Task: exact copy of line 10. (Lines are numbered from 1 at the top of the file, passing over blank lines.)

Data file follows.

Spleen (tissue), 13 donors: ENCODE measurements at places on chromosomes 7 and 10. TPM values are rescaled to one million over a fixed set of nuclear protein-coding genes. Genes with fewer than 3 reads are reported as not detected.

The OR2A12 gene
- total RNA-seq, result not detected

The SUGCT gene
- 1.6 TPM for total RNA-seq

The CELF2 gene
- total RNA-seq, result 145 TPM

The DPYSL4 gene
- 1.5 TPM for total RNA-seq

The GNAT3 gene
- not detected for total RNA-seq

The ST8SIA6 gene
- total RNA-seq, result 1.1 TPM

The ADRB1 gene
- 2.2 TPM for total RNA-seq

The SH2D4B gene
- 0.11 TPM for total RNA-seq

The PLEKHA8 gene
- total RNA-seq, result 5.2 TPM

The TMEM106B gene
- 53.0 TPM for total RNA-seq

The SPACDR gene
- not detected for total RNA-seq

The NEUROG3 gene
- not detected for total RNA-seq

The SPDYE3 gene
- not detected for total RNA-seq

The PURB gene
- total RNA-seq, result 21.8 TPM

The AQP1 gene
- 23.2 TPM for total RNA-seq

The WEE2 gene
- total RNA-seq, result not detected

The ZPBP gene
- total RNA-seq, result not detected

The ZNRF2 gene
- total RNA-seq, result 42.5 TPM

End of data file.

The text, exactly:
The GNAT3 gene